Smelling Salts: A Trend Sweeping the Sports World
When you think of gameday, whatever the sport may be, there are a few things which come to mind that are synonymous with the start of the game. Players coming out of their respective locker rooms and getting amped while their names are announced on the loudspeaker, the Star Spangled Banner playing with all the players and fans standing in respect, and increasingly players on the sideline can be seen sniffing something to get a jolt before hopping onto the field. That little capsule they have under their nose are smelling salts, and this pregame/in-game ritual of athletes using them to get their head in the game is becoming a huge fad throughout professional sports.
These players aren’t just your run of the mill second string players that your average sports fan would not be able to recognize. These are the stars of the show, household names who people who don’t even pay attention to sports would know. Names such as Tom Brady, Derrick Rose, Peyton Manning, Dak Prescott, Alex Ovechkin, Ezekiel Elliot and countless have been seen throughout their respective games using smelling salts like clockwork. Even various gameday staff on the sidelines can be seen sniffing them to make sure they stay on top of their job.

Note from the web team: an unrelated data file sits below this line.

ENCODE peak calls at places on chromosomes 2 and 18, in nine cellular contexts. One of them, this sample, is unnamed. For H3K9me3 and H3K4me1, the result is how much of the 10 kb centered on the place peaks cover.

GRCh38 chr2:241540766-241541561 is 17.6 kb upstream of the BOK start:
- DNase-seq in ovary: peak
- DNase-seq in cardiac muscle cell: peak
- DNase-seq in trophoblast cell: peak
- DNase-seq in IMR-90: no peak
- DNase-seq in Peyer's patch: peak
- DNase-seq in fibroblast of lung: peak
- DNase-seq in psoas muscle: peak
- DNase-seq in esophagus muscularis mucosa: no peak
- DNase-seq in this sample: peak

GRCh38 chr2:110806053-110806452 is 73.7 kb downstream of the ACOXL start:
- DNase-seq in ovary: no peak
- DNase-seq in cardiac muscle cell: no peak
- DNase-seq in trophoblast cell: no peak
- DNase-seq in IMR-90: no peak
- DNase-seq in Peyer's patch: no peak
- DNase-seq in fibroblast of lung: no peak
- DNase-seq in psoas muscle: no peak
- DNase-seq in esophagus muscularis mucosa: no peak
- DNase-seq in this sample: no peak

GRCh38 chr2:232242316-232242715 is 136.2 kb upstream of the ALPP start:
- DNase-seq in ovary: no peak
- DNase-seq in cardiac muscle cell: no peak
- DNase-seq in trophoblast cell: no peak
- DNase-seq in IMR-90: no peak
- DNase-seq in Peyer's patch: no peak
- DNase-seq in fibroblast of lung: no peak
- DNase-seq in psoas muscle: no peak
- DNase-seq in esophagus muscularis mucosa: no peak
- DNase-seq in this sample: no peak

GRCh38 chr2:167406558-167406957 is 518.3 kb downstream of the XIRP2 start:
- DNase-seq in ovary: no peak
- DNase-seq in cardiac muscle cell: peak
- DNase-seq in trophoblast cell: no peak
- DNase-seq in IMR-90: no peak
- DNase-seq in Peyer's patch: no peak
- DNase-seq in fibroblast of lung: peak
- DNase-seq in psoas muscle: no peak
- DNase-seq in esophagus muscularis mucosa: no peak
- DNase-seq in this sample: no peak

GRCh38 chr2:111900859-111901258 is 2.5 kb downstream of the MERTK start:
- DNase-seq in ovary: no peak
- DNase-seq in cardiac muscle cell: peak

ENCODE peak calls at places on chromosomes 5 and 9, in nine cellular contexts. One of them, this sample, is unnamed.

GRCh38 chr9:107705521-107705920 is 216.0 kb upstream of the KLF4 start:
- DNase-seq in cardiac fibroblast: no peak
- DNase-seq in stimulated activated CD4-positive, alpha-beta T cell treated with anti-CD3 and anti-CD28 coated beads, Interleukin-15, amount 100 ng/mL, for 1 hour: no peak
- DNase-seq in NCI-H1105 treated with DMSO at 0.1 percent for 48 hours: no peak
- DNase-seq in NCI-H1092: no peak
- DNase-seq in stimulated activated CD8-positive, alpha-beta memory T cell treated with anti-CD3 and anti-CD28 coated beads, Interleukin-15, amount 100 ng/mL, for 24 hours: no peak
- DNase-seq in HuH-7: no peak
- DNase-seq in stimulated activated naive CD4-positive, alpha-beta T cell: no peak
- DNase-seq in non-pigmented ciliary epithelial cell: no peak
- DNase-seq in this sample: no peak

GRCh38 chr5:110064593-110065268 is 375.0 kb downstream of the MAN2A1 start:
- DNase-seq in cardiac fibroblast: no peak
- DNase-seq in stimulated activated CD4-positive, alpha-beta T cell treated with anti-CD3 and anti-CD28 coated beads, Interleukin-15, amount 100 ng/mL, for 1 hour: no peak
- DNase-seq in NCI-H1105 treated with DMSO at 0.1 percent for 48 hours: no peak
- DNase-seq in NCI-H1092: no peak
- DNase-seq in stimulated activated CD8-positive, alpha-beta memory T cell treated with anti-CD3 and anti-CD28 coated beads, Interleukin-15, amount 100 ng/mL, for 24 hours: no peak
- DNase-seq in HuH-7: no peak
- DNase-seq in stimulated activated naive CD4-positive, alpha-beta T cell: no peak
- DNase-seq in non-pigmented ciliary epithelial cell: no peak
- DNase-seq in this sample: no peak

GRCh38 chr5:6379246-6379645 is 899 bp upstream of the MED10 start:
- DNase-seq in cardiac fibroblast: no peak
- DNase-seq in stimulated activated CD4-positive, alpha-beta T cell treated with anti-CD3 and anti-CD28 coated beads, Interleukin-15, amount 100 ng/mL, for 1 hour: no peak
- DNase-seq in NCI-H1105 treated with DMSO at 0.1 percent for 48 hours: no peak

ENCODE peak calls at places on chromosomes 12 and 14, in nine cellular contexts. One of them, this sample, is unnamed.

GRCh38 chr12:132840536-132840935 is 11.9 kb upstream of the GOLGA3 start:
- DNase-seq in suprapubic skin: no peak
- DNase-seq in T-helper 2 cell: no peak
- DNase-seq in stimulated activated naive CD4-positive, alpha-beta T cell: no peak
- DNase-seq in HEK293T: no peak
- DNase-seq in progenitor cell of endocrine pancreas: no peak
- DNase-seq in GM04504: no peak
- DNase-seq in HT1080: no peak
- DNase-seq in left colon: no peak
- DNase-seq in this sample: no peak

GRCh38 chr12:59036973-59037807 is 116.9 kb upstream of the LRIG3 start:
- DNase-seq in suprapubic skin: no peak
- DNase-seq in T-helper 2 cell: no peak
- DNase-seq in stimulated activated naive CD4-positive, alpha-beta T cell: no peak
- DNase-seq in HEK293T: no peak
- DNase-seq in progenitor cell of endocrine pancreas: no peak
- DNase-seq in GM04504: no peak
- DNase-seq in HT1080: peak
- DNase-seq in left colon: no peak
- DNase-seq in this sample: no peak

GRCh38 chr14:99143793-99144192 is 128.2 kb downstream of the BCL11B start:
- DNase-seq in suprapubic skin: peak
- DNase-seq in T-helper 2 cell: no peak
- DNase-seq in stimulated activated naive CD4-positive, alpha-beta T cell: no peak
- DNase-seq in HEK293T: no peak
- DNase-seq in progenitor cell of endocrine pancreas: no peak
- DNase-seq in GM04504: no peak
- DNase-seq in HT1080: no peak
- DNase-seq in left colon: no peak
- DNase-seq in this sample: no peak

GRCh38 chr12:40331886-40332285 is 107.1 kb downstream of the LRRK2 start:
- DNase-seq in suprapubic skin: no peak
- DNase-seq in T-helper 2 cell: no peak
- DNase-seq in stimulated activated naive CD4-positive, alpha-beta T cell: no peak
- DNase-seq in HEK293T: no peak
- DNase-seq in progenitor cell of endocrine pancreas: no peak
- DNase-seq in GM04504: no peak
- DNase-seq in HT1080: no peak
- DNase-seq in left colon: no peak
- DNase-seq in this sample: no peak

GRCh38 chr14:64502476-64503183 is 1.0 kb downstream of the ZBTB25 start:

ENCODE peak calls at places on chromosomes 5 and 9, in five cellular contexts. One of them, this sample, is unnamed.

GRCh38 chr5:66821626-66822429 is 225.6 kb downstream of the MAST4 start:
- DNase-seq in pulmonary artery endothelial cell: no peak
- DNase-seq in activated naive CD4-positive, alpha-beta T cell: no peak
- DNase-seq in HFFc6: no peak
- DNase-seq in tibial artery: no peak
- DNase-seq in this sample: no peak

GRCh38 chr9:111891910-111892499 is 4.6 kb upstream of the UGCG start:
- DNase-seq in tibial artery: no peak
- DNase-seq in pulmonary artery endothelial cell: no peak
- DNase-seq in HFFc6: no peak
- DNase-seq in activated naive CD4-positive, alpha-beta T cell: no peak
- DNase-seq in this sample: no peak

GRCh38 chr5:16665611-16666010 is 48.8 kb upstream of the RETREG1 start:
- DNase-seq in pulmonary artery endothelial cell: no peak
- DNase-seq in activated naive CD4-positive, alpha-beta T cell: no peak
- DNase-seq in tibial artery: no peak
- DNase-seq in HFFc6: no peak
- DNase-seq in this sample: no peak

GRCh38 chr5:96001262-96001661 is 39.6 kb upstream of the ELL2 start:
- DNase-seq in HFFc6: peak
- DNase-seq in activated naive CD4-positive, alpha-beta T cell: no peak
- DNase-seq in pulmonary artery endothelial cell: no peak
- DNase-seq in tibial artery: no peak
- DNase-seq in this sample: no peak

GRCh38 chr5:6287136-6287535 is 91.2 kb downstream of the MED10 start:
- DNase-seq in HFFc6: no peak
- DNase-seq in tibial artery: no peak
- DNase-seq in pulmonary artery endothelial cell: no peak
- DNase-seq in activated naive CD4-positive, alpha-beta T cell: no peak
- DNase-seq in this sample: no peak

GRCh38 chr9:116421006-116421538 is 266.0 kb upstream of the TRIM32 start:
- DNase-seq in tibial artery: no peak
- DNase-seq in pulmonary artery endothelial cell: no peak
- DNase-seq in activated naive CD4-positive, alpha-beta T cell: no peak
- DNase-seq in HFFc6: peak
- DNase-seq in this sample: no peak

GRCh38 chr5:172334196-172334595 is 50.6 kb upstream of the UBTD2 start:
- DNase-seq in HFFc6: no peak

Demarcus Lawrence of the Dallas Cowboys says he can’t drink coffee for a quick jolt during a game because it might affect his stomach so he has alternatively looked to smelling salts. “The ammonia wakes you up, opens your eyes,” explains Lawrence, “You’ll be on the bench you start to get a little tired and you got to wake your body up and that’s what that little ammonia does for you.”
This fad has caught the attention of many different sports blogs/news outlets and the research on the prevalence of this trend is staggering. A report released by ESPN estimated that as many as 80% of NFL athletes utilize smelling salts as a sort of performance enhancer. Legendary quarterback Tom Brady said, “We all do it. It’s kind of a receiver quarterback thing.”
With just a quick search online you can find many different articles from reputable press sites all reporting on this trend and usually questioning the benefit to players these salts serve. Alternatively, Australian Neurologist, Dr. Paul McCrory, likely the world expert in athletes’ use of salts, who has worked with Soccer clubs, F-1 racing drivers, and boxers has stated that, “salts increase arousal, heart rate, and breathing and when that happens it’s just a fact that you are stronger from a gross motor standpoint.”
When it comes to this trend and whether or not they serve value to the consumer, I believe the answer is simple. If there was no benefit to using smelling salts, why is it so prevalent in every major professional sport and why are countless athletes swearing by them?